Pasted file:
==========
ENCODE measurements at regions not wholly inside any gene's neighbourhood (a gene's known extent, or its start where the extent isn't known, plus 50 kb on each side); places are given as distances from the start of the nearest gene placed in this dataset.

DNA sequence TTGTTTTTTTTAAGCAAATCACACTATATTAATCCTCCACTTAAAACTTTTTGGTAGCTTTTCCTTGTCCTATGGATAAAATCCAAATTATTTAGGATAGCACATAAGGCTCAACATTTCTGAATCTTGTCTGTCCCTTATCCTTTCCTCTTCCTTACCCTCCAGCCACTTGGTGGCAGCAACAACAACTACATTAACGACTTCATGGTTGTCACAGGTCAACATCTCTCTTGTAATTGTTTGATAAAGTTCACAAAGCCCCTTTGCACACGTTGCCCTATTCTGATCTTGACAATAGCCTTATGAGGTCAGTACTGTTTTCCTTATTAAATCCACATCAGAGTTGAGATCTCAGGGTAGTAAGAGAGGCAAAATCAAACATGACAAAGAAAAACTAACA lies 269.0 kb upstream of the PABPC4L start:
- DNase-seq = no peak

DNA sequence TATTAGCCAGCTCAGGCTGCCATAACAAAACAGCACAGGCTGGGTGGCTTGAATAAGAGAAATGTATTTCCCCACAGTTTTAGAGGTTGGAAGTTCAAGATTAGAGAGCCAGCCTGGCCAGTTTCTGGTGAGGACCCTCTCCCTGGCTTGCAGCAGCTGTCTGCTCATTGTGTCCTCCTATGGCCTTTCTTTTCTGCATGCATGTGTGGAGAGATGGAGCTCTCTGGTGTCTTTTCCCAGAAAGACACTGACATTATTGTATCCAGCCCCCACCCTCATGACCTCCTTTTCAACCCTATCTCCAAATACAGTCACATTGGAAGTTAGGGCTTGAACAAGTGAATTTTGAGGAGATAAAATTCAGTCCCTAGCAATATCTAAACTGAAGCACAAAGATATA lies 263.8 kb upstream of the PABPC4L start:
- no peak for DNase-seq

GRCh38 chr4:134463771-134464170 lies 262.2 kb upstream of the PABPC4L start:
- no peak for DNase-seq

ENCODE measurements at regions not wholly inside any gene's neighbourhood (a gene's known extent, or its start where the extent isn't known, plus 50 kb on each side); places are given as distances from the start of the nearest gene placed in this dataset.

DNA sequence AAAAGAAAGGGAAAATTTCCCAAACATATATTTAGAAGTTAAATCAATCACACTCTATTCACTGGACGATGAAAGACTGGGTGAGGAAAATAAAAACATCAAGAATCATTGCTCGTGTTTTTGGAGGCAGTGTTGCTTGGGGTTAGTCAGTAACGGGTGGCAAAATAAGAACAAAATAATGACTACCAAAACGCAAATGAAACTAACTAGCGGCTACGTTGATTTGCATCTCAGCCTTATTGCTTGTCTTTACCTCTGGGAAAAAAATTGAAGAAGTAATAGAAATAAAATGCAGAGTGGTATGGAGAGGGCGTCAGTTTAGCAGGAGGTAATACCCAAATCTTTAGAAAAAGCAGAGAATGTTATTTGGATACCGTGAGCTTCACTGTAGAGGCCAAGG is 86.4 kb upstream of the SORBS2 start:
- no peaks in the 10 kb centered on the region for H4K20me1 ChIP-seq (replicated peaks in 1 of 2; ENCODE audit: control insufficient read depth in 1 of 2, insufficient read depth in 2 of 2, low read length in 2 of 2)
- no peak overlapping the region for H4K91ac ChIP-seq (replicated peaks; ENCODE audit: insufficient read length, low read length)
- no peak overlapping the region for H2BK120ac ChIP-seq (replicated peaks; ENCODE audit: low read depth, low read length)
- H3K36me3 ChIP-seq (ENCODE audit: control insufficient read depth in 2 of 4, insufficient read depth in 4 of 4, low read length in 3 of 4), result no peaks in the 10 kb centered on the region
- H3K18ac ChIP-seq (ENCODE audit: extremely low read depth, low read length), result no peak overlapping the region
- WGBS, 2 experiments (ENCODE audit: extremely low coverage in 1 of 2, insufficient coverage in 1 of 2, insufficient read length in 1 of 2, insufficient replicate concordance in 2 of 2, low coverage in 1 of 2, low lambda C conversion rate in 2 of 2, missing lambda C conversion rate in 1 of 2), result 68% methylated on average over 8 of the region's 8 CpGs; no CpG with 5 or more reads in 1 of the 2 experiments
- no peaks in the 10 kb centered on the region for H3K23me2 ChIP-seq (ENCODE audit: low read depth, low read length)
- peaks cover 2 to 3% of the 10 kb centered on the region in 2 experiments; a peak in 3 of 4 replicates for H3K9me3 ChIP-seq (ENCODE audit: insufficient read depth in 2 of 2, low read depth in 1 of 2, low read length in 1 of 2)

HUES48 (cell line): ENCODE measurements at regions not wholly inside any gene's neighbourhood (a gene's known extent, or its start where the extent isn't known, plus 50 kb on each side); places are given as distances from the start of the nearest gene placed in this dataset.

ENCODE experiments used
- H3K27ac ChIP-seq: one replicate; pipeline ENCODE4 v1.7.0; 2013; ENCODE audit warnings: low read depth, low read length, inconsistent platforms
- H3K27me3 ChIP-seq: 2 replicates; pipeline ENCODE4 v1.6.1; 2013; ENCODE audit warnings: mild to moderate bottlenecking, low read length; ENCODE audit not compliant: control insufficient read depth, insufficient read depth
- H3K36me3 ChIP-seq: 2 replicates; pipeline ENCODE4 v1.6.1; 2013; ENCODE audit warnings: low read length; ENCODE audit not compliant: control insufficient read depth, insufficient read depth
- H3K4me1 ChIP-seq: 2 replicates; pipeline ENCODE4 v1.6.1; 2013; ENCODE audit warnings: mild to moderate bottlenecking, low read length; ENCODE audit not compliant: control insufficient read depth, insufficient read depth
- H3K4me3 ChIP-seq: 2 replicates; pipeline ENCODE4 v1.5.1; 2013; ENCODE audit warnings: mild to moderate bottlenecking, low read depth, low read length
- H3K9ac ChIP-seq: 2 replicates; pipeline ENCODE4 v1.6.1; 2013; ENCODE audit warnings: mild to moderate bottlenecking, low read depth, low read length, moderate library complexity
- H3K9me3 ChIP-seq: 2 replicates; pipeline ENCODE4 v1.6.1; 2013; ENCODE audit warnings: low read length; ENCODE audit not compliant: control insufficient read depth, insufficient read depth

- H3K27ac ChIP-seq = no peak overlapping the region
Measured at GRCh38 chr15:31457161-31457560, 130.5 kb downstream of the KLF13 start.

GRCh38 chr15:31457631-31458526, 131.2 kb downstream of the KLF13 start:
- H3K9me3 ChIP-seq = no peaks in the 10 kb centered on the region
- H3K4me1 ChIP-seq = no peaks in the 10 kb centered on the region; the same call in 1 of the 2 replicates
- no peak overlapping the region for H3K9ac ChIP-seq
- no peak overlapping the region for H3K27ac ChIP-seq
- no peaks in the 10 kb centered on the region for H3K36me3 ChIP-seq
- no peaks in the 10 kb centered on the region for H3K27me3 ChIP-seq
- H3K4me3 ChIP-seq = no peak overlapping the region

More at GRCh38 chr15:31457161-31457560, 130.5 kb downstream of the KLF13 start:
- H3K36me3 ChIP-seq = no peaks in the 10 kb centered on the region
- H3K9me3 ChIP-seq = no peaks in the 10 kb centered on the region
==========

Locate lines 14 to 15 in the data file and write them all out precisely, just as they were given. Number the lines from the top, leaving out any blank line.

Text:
- H3K18ac ChIP-seq (ENCODE audit: extremely low read depth, low read length), result no peak overlapping the region
- WGBS, 2 experiments (ENCODE audit: extremely low coverage in 1 of 2, insufficient coverage in 1 of 2, insufficient read length in 1 of 2, insufficient replicate concordance in 2 of 2, low coverage in 1 of 2, low lambda C conversion rate in 2 of 2, missing lambda C conversion rate in 1 of 2), result 68% methylated on average over 8 of the region's 8 CpGs; no CpG with 5 or more reads in 1 of the 2 experiments